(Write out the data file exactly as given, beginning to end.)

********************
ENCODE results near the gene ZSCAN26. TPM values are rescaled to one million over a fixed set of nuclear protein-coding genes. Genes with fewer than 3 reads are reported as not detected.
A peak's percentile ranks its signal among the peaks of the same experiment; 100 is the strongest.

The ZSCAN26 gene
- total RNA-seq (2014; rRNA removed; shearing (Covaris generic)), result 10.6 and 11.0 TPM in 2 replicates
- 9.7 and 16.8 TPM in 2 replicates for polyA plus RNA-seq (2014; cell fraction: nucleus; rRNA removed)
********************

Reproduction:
ENCODE results near the gene ZSCAN26. TPM values are rescaled to one million over a fixed set of nuclear protein-coding genes. Genes with fewer than 3 reads are reported as not detected.
A peak's percentile ranks its signal among the peaks of the same experiment; 100 is the strongest.

The ZSCAN26 gene
- total RNA-seq (2014; rRNA removed; shearing (Covaris generic)), result 10.6 and 11.0 TPM in 2 replicates
- 9.7 and 16.8 TPM in 2 replicates for polyA plus RNA-seq (2014; cell fraction: nucleus; rRNA removed)